For the first time since the days that followed the horrific tragedy on September 11, 2001, I feel as if life has offered each of us a “pause” button to stop and reflect. For the past two decades, the busyness and stress of life had become routine, almost habitual. Excuses such as, “I’m too busy,” “I just can’t find the time,” “I feel like I can never catch up,” have become socially acceptable and shared by so many.
On a different continent and over 7,000 miles away, we learned of the coronavirus as it unfolded in China. Each passing day in January, the story became more serious.The daily influx of active cases became frightening, and the discussion became one of, “what if?” The warnings began to surface that this could become a situation that the entire world would have to deal with.
January 20, 2020. The first confirmed case of 2019-nCoV infection is announced in the United States. For weeks, many did their best to downplay the situation by comparing it to the common flu. It was based on a lack of education and facts associated with the long-term outlook for a very contagious virus that we had never seen before. For a month, people complained of the inconveniences placed upon us: events cancelled, meetings postponed, and concern for travel. Then came the closures of the schools. Wait – wasn’t this just another version of the flu? Were we overreacting? The entire world was struggling to find answers, and then the following hit the news outlets:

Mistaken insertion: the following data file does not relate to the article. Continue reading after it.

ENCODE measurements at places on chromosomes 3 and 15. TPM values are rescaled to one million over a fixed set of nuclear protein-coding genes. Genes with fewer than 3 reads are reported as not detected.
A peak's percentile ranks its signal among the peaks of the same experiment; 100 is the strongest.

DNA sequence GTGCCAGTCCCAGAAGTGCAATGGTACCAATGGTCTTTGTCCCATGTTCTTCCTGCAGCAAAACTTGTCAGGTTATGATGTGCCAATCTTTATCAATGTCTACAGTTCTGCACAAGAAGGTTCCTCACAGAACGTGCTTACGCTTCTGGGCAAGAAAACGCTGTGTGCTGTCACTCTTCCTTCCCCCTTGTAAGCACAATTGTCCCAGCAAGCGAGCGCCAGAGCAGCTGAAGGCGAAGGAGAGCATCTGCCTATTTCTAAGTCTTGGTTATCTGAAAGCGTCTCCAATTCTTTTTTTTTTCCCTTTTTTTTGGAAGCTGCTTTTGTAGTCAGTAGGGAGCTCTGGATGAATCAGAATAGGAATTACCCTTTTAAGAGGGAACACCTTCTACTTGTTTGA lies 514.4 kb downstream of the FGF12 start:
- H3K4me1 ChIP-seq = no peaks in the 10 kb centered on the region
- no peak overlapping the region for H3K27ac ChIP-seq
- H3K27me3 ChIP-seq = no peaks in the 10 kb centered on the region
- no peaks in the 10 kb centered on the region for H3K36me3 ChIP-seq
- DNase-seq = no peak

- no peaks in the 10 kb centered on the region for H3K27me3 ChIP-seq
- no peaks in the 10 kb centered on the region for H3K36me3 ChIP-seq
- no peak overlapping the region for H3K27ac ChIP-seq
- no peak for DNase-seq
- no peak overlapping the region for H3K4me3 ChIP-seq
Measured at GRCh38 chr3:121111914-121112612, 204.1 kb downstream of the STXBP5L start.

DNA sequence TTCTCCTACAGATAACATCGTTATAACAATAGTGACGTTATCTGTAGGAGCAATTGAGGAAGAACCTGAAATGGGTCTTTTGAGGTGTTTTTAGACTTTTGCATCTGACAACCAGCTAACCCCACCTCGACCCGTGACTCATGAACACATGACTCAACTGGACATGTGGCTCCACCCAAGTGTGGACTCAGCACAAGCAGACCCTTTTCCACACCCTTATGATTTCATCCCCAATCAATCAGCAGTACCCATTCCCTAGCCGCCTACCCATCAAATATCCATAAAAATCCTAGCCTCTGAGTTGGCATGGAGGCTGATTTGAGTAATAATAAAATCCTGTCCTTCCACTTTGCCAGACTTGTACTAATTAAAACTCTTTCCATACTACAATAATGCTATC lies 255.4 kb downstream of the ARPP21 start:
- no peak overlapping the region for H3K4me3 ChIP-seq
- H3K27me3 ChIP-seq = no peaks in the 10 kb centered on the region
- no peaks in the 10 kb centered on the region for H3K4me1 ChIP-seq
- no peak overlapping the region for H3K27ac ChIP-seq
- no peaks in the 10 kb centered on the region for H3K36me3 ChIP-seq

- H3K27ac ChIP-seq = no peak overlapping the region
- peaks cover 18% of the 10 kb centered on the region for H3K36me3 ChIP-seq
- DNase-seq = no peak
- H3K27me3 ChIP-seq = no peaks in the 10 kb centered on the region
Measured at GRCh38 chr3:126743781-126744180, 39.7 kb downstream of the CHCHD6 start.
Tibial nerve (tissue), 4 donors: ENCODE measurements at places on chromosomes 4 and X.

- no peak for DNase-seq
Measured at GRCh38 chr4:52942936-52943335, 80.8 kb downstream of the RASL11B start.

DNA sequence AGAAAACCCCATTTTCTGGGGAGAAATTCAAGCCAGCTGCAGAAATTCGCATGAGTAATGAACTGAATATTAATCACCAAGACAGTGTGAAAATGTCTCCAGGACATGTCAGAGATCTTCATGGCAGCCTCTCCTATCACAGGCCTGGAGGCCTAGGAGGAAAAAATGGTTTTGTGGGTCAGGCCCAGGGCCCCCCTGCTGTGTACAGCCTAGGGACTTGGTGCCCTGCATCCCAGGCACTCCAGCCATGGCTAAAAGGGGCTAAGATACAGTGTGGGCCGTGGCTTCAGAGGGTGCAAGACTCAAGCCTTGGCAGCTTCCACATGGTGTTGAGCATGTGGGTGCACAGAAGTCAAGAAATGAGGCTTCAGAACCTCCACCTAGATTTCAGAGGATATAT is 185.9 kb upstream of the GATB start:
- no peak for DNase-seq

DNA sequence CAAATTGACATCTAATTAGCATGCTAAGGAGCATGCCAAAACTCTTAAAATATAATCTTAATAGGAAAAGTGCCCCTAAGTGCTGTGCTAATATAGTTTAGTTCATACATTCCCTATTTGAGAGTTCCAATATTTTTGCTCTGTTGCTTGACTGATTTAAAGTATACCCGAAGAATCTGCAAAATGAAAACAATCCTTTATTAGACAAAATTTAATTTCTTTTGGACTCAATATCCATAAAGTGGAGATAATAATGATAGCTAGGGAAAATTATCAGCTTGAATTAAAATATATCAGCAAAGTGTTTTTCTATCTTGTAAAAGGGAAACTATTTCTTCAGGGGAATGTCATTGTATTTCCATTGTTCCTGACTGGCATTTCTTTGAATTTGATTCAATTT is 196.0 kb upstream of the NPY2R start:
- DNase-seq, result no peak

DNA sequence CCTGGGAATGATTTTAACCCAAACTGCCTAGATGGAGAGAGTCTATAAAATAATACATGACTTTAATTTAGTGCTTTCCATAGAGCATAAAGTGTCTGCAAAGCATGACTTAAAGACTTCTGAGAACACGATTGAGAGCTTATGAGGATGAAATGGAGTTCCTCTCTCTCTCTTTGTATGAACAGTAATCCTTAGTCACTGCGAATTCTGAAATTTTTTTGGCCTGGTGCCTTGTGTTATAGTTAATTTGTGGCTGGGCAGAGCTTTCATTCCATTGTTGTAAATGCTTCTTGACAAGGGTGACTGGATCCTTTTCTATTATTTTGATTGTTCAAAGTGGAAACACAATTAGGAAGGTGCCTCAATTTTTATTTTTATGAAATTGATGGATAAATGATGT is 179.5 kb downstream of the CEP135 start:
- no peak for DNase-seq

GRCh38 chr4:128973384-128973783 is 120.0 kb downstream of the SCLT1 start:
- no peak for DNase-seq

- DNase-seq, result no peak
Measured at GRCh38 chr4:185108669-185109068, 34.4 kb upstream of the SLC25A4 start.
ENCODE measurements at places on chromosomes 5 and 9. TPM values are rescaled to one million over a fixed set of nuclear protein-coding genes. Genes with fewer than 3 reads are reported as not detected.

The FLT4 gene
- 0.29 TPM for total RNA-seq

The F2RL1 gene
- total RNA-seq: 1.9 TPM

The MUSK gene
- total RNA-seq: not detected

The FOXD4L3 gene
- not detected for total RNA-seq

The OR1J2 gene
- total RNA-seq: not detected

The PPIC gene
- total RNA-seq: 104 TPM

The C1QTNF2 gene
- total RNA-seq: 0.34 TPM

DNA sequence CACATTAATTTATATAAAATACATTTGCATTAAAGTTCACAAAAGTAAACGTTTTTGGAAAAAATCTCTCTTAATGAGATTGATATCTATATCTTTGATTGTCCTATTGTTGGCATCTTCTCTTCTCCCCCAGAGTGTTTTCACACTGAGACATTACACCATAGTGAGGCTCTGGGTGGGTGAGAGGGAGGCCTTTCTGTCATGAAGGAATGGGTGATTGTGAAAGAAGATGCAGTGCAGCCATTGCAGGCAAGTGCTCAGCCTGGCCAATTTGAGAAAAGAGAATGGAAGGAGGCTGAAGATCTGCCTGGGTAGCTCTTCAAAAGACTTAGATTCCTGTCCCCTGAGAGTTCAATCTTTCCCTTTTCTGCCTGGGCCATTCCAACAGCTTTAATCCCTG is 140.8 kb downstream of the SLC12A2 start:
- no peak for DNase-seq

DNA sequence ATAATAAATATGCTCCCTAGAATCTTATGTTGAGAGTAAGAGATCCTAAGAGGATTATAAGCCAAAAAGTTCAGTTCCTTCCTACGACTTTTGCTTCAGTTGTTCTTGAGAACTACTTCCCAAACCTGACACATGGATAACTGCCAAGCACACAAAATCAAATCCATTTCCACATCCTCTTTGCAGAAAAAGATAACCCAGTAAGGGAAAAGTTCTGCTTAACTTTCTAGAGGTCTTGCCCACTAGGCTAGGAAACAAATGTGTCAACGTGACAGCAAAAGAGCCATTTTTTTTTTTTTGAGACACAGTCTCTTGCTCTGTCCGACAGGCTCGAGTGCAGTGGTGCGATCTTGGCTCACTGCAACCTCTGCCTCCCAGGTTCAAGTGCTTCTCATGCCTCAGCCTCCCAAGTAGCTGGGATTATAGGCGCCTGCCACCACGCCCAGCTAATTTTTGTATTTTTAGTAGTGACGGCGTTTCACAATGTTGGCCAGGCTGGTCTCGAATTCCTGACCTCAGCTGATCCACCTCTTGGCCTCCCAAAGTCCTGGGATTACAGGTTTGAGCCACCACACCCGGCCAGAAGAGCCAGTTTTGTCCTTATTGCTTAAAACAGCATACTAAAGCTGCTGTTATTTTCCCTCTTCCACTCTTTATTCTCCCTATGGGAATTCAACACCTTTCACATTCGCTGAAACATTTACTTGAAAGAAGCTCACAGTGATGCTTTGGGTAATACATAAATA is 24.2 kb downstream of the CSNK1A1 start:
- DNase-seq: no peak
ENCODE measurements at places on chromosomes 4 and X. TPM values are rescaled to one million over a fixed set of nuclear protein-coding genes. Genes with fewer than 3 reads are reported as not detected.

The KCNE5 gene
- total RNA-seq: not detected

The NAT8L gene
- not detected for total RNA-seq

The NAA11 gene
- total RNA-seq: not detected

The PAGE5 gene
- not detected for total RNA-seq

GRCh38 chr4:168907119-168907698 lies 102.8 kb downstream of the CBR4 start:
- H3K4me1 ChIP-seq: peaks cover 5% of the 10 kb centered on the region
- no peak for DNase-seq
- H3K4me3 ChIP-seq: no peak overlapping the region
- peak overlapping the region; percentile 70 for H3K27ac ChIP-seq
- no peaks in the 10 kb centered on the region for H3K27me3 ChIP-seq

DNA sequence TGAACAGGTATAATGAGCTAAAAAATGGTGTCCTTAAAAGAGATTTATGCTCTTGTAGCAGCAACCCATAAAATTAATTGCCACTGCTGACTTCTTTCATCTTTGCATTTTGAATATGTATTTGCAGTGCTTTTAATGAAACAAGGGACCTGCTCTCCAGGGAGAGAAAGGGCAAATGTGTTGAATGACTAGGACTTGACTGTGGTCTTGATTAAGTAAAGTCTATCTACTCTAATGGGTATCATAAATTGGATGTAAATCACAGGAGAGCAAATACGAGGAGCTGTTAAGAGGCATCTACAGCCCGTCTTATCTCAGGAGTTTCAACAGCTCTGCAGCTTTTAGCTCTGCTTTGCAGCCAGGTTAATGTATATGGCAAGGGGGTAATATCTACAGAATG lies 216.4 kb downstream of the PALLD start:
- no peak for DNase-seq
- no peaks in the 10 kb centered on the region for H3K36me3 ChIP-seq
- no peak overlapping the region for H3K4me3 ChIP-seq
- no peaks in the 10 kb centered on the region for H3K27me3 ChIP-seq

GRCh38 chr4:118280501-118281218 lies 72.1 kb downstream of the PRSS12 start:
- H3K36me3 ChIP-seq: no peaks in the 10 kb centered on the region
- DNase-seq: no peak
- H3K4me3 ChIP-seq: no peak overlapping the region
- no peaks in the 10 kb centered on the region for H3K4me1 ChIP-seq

On March 11, the COVID-19 outbreak was characterized as a pandemic by the World Health Organization, caused by the emergence of a new coronavirus. In the past century, there have been four pandemics caused by the emergence of novel influenza viruses, 1918’s H1N1 virus, 1957-58’s H2N2 virus, 1968’s H3B2 virus, and the 2009 H1N1pdm09 virus.
It was time to get serious and think about the ramifications. This was not going to just “go away”; we were in for a fight. At that point, businesses were put into two categories: essential and non-essential. People would be furloughed or laid off as their workplaces were ordered to close their doors, grocery stores couldn’t keep their shelves stocked, and hospitals became swamped with people who had symptoms and could no longer breathe on their own.
The pause button was pressed. The world changed.
Rather than tune into the 24/7 news cycle that causes fear, I directed my attention toward opportunity and improvement. I’d like to encourage you to take full advantage of this “pause” to become more self-aware and reflect on where you are in your life today, as well.